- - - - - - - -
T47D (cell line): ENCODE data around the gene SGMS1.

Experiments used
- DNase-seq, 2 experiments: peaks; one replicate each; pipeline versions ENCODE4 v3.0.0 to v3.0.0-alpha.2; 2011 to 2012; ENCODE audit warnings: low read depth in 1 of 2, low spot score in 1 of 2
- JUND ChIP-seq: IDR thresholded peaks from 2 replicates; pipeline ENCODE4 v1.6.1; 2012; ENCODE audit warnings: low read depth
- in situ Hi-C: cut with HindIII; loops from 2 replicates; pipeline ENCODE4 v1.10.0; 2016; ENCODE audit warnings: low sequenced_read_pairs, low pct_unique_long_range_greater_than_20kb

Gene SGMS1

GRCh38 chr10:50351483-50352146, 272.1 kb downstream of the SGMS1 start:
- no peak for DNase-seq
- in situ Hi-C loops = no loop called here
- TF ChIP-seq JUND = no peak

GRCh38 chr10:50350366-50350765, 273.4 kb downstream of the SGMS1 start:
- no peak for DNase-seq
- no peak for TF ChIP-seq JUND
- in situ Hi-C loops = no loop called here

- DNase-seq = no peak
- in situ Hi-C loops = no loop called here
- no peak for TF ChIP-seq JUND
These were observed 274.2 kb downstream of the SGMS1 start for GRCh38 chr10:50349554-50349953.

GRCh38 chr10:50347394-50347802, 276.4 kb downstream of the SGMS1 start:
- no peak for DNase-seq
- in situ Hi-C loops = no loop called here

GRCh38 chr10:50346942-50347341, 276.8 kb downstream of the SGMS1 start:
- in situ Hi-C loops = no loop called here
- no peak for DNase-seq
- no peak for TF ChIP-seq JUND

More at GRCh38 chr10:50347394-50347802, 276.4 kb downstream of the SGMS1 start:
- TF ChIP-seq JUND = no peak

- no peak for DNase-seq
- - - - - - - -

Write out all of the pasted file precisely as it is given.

T47D (cell line): ENCODE data around the gene SGMS1.

Experiments used
- DNase-seq, 2 experiments: peaks; one replicate each; pipeline versions ENCODE4 v3.0.0 to v3.0.0-alpha.2; 2011 to 2012; ENCODE audit warnings: low read depth in 1 of 2, low spot score in 1 of 2
- JUND ChIP-seq: IDR thresholded peaks from 2 replicates; pipeline ENCODE4 v1.6.1; 2012; ENCODE audit warnings: low read depth
- in situ Hi-C: cut with HindIII; loops from 2 replicates; pipeline ENCODE4 v1.10.0; 2016; ENCODE audit warnings: low sequenced_read_pairs, low pct_unique_long_range_greater_than_20kb

Gene SGMS1

GRCh38 chr10:50351483-50352146, 272.1 kb downstream of the SGMS1 start:
- no peak for DNase-seq
- in situ Hi-C loops = no loop called here
- TF ChIP-seq JUND = no peak

GRCh38 chr10:50350366-50350765, 273.4 kb downstream of the SGMS1 start:
- no peak for DNase-seq
- no peak for TF ChIP-seq JUND
- in situ Hi-C loops = no loop called here

- DNase-seq = no peak
- in situ Hi-C loops = no loop called here
- no peak for TF ChIP-seq JUND
These were observed 274.2 kb downstream of the SGMS1 start for GRCh38 chr10:50349554-50349953.

GRCh38 chr10:50347394-50347802, 276.4 kb downstream of the SGMS1 start:
- no peak for DNase-seq
- in situ Hi-C loops = no loop called here

GRCh38 chr10:50346942-50347341, 276.8 kb downstream of the SGMS1 start:
- in situ Hi-C loops = no loop called here
- no peak for DNase-seq
- no peak for TF ChIP-seq JUND

More at GRCh38 chr10:50347394-50347802, 276.4 kb downstream of the SGMS1 start:
- TF ChIP-seq JUND = no peak

- no peak for DNase-seq